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I am trying to get the name of the user from one file and their corresponding details from my other file. I use awk:

awk -F : '{ print $1 }' user-name

it gives me the list of all the user's. So now how can I match these names with the other file and get a output like:

user-name id contact-details

The format of the two files is like follows:

1.user-name

Tarun:143
Rahul:148
Neeraj:149

2.user-details

Tarun:tarun@gmail.com
Neeraj:neeraj@xyz.com
Rahul:rahul@gmail.com

what I'm trying to get is like:

Neeraj:149:neeraj@xyz.com
Rahul:148:rahul@gmail.com
Tarun:143:tarun@gmail.com
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5 Answers 5

up vote 4 down vote accepted

You can use the join command

join -t ":" username contacts

username file has the format

user1:id1
user2:id2

contacts has the format

user1:contact1
user2:contact2

When the file is not sorted then you can do the following

sort -b username > username.sorted
sort -b contacts > contacts.sorted

and then run the join command on username.sorted and contacts.sorted

or as another post pointed out you can do it directly using

join -t ":" <(sort -b username) (sort -b contacts)
share|improve this answer
    
this solution only work for sorted list of users in both files . but +1 –  KasiyA Aug 21 at 7:09
    
what if the list is not sorted? –  Tarun Aug 21 at 7:16
    
@Tarun If username file like user1:id user2:id and contacts file like user2:details user1:details after running, this command tell you join: contacts:userNUM: is not sorted: user1:details. if you save the output of running and cat it you will see only sorted user written in output. see the output of this (join -t ":" user-name details | tr ":" " " > out ) then cat out –  KasiyA Aug 21 at 7:40
    
updated the answer to handle unsorted files –  Prathik Rajendran M Aug 21 at 7:58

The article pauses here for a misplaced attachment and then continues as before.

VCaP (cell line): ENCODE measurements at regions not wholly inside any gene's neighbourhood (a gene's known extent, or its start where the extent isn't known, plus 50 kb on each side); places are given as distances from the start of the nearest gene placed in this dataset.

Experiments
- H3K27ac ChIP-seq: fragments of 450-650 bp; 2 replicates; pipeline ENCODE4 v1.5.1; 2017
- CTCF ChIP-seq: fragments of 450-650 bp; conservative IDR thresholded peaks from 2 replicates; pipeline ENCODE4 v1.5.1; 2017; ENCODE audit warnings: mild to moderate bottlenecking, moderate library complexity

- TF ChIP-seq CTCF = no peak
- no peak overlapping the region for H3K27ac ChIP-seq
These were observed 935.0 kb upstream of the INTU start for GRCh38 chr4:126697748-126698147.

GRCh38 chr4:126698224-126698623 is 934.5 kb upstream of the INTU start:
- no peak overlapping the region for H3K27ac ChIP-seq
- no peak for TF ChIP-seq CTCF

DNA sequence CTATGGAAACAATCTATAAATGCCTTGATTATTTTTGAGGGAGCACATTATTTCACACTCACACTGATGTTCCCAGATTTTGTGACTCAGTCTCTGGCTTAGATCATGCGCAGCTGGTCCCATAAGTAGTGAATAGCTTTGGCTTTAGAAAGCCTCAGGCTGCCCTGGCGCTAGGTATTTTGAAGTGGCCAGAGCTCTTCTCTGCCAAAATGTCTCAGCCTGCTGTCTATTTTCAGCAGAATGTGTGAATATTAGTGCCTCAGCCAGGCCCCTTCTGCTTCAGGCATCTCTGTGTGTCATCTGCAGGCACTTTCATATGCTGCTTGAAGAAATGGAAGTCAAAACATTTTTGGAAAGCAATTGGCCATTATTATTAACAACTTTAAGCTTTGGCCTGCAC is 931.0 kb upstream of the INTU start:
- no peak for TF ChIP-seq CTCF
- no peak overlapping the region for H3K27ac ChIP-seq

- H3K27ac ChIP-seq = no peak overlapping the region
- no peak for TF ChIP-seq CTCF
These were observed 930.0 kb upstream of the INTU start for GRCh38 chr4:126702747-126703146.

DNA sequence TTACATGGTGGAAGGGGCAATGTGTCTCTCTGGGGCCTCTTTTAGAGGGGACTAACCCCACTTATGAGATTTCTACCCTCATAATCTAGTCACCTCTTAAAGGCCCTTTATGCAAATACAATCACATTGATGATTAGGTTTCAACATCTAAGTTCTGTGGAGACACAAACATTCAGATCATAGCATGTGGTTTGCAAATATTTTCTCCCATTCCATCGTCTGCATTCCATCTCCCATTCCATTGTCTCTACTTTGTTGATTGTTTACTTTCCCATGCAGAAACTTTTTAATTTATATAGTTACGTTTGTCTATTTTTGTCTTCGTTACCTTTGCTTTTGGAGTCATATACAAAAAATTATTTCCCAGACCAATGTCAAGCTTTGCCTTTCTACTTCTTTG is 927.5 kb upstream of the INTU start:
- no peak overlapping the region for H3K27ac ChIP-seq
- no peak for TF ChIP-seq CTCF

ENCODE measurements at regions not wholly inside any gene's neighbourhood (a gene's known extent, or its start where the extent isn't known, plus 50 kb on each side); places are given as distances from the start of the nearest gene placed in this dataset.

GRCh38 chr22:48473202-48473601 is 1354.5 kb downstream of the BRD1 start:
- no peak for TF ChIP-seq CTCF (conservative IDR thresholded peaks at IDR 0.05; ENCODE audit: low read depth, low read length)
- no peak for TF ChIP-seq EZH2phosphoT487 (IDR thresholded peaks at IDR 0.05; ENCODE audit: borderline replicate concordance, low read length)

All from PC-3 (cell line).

Now you removed all : between user-name and contacts! if you want true of that here it is (join -t ':' user-name.sorted details.sorted | tr '' ':') but after sorted. please edit your answer with this correct. –  KasiyA Aug 21 at 8:01

In a python script:

A pragmatic solution

In case it is a "one time job", specific for one situation, the following works:

#!/usr/bin/env python3

with open(file1) as names:
    names = sorted(names.readlines())
with open(file2) as data:
    data = data.readlines()
for i in names:
    item = i.replace("\n", "")+str([d[d.find(":"):].replace("\n", "") for d in data if d.startswith(i.split(":")[0])][0])
    print(item)

Output:

Neeraj:149:neeraj@xyz.com
Rahul:148:rahul@gmail.com
Tarun:143:tarun@gmail.com

Or, if you want to save the output directly into a file:

#!/usr/bin/env python3

with open(file1) as names:
    names = sorted(names.readlines())
with open(file2) as data:
    data = data.readlines()
with open(file3, "wt") as output:
    for i in names:
        output.write(i.replace("\n", "")+str([d[d.find(":"):].replace("\n", "") for d in data if d.startswith(i.split(":")[0])][0])+"\n")

As you probably know, copy the script into an empty file, set the path to the file 1-2 (3) (between quotes), save it as combine.py, run it by the command:

python3 /path/to/combine.py

A more database-worthy solution

Looking at the two files, we are actually dealing with databases, with the first field as a key. The following script is more flexible and covers a more flexible way of making reports of the two files, in situations (for example) where we would have more fields than here is the case.

If we would add an extra ("characterizing") field to the second file:

Neeraj:neeraj@xyz.com:Loves to Cook
Rahul:rahul@gmail.com:Collects empty bottles
Tarun:tarun@gmail.com:Weares his glasses upside down

We might want to add the characterization instead of the email address, or both. That would ask for a script like:

#!/usr/bin/env python3

db1 = "/path/to/file1"; db2 = "/path/to/file2"

with open(db1) as data1:
    rc = [l.replace("\n", "").split(":") for l in data1.readlines()]

with open(db2) as data2:
    records2 = [l.replace("\n", "").split(":") for l in data2.readlines()]